Friends, in today’s odd column, I’m inviting you to join me on an unresolved quest. I’ll conclude with a story about former Gov. Judy Martz.
Using the latest Artificial Intelligence (AI), Google’s DeepVariant builds an accurate picture of each person’s distinct genome. “Now, our ability to measure our biology far surpasses our ability to understand it. The only technology we have for interpreting and acting on these vast amounts of data is AI. This is going to completely change the future of medicine” (Frey, CEO, Deep Genomics). Remarkable – personalized, precision medicine.
Still, however much the power of technology empowers us, we have more. Reader, my life experience and my reading of the Bible has stretched my frame of reference regarding our bodies. May I return the favor?
Considering our hearts
Many years ago, I helped a family when their 16-year old committed suicide. As the years passed, his parents became involved with organ donor families and recipients. They invited me to attend one meeting.
Because his heart was seriously damaged before he was born, the speaker – in his 50s – qualified for a new heart – the heart of an 18-year-old woman. What fresh energy! He told us that his first request after surgery was a cup of coffee. Previously, he’d never been a coffee drinker. But, his donor was. His new heart changed his tastes. What?!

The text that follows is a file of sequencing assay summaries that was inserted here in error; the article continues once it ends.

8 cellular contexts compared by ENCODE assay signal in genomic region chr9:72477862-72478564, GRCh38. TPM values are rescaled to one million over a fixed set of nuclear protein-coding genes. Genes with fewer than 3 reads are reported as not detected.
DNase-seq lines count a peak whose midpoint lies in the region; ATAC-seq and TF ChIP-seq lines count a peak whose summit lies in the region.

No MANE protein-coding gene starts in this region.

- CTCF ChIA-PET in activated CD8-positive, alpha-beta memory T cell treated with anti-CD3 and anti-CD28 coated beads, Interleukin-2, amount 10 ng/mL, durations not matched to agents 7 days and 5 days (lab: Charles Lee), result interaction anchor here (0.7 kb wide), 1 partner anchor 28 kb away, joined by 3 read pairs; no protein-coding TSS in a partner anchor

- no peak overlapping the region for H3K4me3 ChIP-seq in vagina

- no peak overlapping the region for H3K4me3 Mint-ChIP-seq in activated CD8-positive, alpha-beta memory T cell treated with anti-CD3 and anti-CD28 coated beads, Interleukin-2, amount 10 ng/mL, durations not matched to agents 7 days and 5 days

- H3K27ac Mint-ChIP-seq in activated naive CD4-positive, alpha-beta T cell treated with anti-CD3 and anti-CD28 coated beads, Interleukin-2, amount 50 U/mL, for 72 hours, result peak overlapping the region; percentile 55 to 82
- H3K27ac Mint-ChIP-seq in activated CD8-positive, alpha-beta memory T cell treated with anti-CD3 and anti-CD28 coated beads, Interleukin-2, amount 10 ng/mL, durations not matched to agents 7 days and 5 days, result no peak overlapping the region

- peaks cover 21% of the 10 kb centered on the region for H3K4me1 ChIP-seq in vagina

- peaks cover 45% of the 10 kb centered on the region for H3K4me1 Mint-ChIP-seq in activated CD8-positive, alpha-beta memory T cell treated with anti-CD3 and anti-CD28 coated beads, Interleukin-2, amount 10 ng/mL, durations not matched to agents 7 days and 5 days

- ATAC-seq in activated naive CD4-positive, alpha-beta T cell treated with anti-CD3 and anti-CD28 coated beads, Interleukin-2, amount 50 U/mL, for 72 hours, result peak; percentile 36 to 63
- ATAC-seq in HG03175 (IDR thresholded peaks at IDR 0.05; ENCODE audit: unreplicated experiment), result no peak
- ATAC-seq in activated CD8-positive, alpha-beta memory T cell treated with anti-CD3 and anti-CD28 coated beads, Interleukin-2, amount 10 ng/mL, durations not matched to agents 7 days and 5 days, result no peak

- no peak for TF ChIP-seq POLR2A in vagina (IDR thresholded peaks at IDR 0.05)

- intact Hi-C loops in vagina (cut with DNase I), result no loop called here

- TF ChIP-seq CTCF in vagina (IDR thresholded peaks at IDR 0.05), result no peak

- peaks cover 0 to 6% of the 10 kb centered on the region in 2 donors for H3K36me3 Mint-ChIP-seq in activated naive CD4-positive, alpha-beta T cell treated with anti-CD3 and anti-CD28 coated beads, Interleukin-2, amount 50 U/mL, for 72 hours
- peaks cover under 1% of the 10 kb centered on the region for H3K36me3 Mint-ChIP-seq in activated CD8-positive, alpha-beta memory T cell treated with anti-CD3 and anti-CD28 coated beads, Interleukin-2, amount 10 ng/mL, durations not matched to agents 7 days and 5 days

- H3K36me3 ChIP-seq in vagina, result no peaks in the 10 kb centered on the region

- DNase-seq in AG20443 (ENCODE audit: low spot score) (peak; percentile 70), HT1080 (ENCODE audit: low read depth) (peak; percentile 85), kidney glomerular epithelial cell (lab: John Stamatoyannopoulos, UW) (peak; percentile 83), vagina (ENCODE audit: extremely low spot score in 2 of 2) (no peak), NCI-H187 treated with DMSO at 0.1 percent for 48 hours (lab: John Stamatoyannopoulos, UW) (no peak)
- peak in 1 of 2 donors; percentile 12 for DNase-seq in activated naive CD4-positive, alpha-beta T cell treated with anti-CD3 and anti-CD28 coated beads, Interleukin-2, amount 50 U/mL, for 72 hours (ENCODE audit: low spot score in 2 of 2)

According to some research, more messages are sent from the heart to the brain than from the brain to the heart. Curious!
Enlarging our understanding
When David wrote: “My heart trusts in” the LORD" (Ps. 28:7), did he mean that his heart had some capacity to trust? Did he write truly for himself and for us -- not, as some might say, as one from an unenlightened pre-scientific age that sentimentalized parts of our body?
David writes: “Thank you for making me so ‘wonderfully’ complex (literally, “I stand in awe” -- at the personal unique intricacy of God’s creation)! Your workmanship is marvelous (difficult/intricate work, successfully accomplished). You watched me as I was being ‘formed in utter seclusion’ (literally: “You created my kidneys”), as I was woven together in the dark of the womb -- how well I know it” (Psalm 139:13,14).